A feature-length documentary featuring a number of well-known (and some not so well-known) creative artists currently involved in the horror scene answering questions about how they got into horror, where they get their ideas from and how their love for the genre affects both them and those around them. Interviewees include Darren Lynn Bousman (after his excellent REPO THE GENETIC OPERA it's no surprise his big influences include THE ROCKY HORROR PICTURE SHOW, PHANTOM OF THE PARADISE and - yes - THE APPLE!); Jeffrey Reddick and Craig Perry, creator and producer of the FINAL DESTINATION franchise (and Perry suggests he's like to do another one); PARANORMAL ACTIVITY's Oren Peli; Adam Robitel (INSIDIOUS 4 and the ESCAPE ROOM movies); Chelsea Stardust (SATANIC PANIC) and Ernest Dickerson (TALES FROM THE CRYPT DEMON KNIGHT). Good use of clips breaks up the talking heads and while this isn't especially groundbreaking it's a decent enough genre documentary that's a reasonable timewaster for both those new to horror and those who feel they have lived the genre since birth.


The second of the day's films to feature a famous horror author as a major character. Playwright Jack Travis moves into a remote Scottish castle with the intention of writing a new work based on the building's murky past, but he reckons without whatever's walled up in the cellar taking advantage of him instead. Made with no money but a fabulous location, this first-time directorial effort by Toby and Fionn Watts feels like an attempt at a modern-day riff on Roger Corman's Poe pictures, and while they score points for atmosphere a bit more attention to the screenplay would have greatly improved things. Still, definitely two directors to watch.


From Marcel Walz, director of 2016's BLOOD FEAST remake, comes BLIND, a film so appallingly bad that the live chat running concurrently on the Frightfest Facebook Group was far more entertaining and a testament to both how little this one holds the attention and how terrible its many onscreen mistakes are. A blind woman who lives in a house filled with sharp edges and easily breakable objects? Who doesn't know if the lights work but has filled her house with lit candles? Who is in a support group run by a cut-price Jason Momoa who can't speak and has a machine that makes him sound like Ned from South Park? All so, so terrible. And I haven't even mentioned the panty-sniffing sushi delivery man, the speech by the threatened heroine at the end that goes on for longer than the running time of the film, the numerous full glasses of wine she drinks during the climax from a thin-stemmed easily knocked over and broken glass, how her makeup is suddenly immaculately restored after her shower, or the ending where everyone just gives up and sticks the credits on. This year's TULPA. In fact every year's TULPA. Except for the year TULPA was on.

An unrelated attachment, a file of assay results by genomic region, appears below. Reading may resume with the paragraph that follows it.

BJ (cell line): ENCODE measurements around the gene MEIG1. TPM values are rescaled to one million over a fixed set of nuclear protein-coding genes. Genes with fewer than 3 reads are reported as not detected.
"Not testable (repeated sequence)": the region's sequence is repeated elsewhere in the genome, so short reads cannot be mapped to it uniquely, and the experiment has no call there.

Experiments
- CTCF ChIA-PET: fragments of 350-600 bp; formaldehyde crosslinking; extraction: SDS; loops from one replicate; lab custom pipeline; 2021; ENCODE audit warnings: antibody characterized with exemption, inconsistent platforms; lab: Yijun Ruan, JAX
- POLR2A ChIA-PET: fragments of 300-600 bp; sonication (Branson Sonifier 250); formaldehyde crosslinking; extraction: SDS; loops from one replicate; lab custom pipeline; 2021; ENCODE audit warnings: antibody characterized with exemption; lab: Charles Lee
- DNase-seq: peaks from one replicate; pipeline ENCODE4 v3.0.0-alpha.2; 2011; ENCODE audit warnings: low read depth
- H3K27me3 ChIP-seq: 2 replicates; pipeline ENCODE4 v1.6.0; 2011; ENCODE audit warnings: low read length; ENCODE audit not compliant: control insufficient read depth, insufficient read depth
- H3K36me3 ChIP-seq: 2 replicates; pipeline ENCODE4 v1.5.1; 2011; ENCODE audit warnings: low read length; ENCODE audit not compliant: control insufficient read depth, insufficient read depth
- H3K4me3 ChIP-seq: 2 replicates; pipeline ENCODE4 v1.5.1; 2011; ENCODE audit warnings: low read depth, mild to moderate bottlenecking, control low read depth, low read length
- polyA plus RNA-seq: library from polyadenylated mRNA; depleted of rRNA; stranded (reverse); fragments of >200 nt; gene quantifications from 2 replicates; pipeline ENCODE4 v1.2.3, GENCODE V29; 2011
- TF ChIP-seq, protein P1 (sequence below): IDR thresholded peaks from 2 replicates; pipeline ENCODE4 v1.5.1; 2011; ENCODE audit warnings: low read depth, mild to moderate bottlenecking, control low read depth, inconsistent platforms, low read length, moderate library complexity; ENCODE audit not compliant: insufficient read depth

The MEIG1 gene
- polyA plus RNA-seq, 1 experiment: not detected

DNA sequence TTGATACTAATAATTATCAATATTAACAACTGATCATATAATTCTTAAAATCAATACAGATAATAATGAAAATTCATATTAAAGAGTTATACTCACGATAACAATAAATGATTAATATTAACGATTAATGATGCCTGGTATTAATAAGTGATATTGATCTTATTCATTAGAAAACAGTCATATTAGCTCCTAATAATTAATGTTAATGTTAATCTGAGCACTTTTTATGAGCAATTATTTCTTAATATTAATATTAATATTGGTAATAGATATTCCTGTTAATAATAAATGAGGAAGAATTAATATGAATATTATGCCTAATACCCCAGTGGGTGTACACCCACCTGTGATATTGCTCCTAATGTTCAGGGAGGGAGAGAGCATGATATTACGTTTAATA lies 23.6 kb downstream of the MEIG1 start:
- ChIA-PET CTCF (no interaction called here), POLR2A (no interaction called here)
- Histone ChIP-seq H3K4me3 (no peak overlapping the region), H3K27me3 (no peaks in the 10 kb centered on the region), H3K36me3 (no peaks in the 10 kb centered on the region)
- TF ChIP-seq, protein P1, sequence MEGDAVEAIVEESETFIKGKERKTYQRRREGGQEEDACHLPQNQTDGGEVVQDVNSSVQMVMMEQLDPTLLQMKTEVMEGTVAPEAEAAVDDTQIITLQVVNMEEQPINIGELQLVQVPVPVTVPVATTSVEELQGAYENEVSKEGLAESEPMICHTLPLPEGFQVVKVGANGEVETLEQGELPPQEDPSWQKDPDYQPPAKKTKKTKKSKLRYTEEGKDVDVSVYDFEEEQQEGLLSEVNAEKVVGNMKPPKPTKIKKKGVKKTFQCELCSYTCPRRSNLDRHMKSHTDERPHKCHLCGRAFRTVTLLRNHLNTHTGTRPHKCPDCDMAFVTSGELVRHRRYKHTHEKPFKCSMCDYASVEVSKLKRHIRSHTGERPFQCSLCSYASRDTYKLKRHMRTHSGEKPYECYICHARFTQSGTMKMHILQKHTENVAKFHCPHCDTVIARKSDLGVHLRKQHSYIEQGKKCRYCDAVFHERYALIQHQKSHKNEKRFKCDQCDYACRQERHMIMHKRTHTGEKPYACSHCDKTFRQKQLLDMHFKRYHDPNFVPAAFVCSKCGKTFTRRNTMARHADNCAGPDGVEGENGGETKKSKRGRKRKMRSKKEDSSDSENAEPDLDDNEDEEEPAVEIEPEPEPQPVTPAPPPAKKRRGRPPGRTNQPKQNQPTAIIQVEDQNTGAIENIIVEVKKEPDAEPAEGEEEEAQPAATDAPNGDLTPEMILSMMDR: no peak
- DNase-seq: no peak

Don't Click

Don't watch torture porn or you'll end up porn appears to be the message of this heavy-handed, poorly thought out, overly naive tale of two university students who click on a website and find themselves in a torture dungeon. There's a very Japanese feel to the worrying zealousness of the torture scenes, emulating the style of movies like Koji Shiraishi's 2009 GUROTESUKU, the justification for all this being a story of ghostly revenge. I think. To be honest it's all a bit of a mess, stretched out from director G-Hey Kim's original short but needing rather more depth than we get here to make it at all effective. 

Saturday 29 August 2020

Frightfest 2020 Day Two - Friday

I Am Lisa

Lisa (Kristen Vaganos) returns to her home town to an almost I SPIT ON YOUR GRAVE-style greeting from the evil Sheriff Huckins (Manon Halliburton oozing sleaze along with the best / worst of them) and her family & friends. Beaten & left for dead in the forest Lisa's bitten by a werewolf and her subsequent transformation allows her to get revenge.
Director Patrick Rea was last at Frightfest in 2016 with ENCLOSURE / ARBOR DEMON which I called 'a Machenesque keeper'. I AM LISA is a werewolf picture where, despite the cripplingly low budget, Rea's recurring themes of the weirdness in landscape and the blurring by the supernatural of the line between civilisation and the wild still manage to shine through. The werewolf transformation is minimal, using fangs, contacts and fingernails, but Rea makes this work in the film's favour, crafting a film that suggests the supernatural 'out there' may not be so different from what we believe to be normal. Even saddled with no money, Rea gives the forest a deliciously eerie, other-worldly feel and on the basis of both this and ENCLOSURE a Patrick Rea movie of Arthur Machen's The White People or Ramsey Campbell's The Wise Friend would be a welcome thing indeed. On the basis of these two films Mr Rea is definitely developing a unique and worthwhile oeuvre and we should all encourage him.